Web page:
Car Buyers, Choose Your Engines: How Assembly Lines Are Gearing Up for Made-to-Order Vehicles


Startup arculus is pioneering modular vehicle assembly using autonomous machines.

Buying a car isn’t as simple as it used to be.

Beyond cloth or leather seats and deciding on a color, purchasers are swarmed with a myriad of choices: from trim lines and engine types to various kinds of safety and driver assistance systems.

By the time you’re ready to put money down, you’ve created a vehicle that’s as unique as you are. But the conventional assembly line wasn’t designed to handle so many variations — and production efficiency suffers as a result.

arculus, a Germany-based startup and member of the NVIDIA Inception program, is tackling this by pioneering a modular production model. At the heart of it are driverless transport systems — powered by the Jetson TX2 supercomputer on a module for AI at the edge — that can navigate independently between vehicle production stations.

Replacing the Traditional Assembly Line

Built-to-order vehicles may improve customer satisfaction, but they pose production challenges.

In serial assembly lines, every vehicle visits every stop along the way, no matter what their specific configuration is. This results in delays and inefficiencies.

As consumer choices expand, the problem is only going to worsen — especially with an increasing number of cars being kitted out with autonomous technology. According to the Boston Consulting Group, around one-quarter of cars in the U.S. will make use of automated driving technologies by 2030.

Manufacturers that convert to a modular approach can increase efficiency by at least 17 percent, according to arculus. They’ll also reduce operational costs, leaving more to invest in new technologies and mobility concepts.

arculus’s modular model employs assembly stations served by autonomous machines. This enables the production line to be more flexible — each station is kitted out to perform any number of tasks and the machines don’t have to form an orderly queue nor stop at every station.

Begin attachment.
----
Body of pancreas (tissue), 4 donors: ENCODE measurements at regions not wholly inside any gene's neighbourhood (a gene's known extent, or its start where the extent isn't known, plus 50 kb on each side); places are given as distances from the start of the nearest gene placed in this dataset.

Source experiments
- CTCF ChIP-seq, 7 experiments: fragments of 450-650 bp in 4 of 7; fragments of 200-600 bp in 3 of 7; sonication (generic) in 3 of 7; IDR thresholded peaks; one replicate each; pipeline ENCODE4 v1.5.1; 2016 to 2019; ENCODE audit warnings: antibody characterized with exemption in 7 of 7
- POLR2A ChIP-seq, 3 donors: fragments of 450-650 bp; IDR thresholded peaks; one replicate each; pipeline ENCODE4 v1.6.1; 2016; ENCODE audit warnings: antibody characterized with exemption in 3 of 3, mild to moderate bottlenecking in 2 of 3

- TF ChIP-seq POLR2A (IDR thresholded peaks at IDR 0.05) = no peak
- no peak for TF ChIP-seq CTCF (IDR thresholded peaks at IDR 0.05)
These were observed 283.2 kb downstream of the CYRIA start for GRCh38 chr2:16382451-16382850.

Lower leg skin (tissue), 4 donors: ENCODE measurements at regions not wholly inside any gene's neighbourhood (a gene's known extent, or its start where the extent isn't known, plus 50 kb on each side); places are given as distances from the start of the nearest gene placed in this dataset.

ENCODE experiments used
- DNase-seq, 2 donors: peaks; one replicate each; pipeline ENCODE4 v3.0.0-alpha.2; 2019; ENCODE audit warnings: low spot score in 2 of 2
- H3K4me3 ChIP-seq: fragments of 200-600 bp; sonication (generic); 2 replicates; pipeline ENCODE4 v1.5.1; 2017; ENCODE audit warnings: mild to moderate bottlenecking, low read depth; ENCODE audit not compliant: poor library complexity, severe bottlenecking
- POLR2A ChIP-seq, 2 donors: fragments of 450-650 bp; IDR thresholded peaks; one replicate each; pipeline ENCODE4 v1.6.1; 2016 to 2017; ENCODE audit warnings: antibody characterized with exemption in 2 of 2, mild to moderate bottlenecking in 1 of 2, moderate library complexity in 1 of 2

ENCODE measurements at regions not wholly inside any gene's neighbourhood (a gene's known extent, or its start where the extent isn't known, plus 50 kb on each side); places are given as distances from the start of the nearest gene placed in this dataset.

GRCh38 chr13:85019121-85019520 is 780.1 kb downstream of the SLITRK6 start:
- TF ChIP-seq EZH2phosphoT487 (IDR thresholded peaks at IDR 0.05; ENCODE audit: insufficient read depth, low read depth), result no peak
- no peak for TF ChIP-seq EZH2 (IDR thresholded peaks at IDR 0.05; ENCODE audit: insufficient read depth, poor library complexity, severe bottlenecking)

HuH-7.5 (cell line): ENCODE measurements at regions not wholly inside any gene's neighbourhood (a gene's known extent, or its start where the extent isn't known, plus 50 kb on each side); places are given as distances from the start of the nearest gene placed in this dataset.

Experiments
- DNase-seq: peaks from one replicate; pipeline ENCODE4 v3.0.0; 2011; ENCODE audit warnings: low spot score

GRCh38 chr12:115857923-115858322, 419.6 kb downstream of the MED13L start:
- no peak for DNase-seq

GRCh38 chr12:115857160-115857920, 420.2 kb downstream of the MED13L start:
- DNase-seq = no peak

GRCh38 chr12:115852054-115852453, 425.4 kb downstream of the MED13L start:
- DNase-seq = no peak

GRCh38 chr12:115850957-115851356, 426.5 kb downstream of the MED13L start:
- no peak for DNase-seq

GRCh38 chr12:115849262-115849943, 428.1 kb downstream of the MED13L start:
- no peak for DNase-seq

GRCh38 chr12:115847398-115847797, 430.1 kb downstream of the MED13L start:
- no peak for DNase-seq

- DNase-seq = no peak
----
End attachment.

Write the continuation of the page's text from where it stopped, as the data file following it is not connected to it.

Instead, they can skip stations that are irrelevant to the car they’re transporting. And, if one station is busy, they can simply bypass it and head to one that is free.

A central control platform coordinates these machines, which the company calls arculees. The platform uses AI to find the most efficient route for each vehicle through the production chain.

Autonomous “arculees” travel between the modular production islands using object detection algorithms.

Using object detection algorithms, each member of the autonomous fleet follows this route to its target station. The integrated Jetson TX2 module processes video data captured by the machine’s network of cameras, as well as lidar, encoder and IMU data, in real time, enabling an arculee to recognize any obstacles in its path and navigate safely around them.

“One of the main challenges we faced when developing our autonomous machines was ensuring that they had enough computing power to implement the decisions made by the central control platform,” explains Max St?hr, CTO Robotics at arculus. “We chose to equip our arculees with NVIDIA Jetson TX2 modules due to their ability to process significantly more data than industrial PCs, without consuming tons of energy. Plus, the ability to scale is of huge benefit to us.”

Next in Line

arculus is already working on developing the next stage of its modular production model.

By moving to NVIDIA Jetson AGX Xavier, the AI platform for autonomous machines, the company is training its systems to perform simultaneous mlm localization and mapping (SLAM).

This enables the machines to identify and avoid obstacles as well as create 2D and 3D models of their environment from data supplied by stereo cameras and image processing systems.

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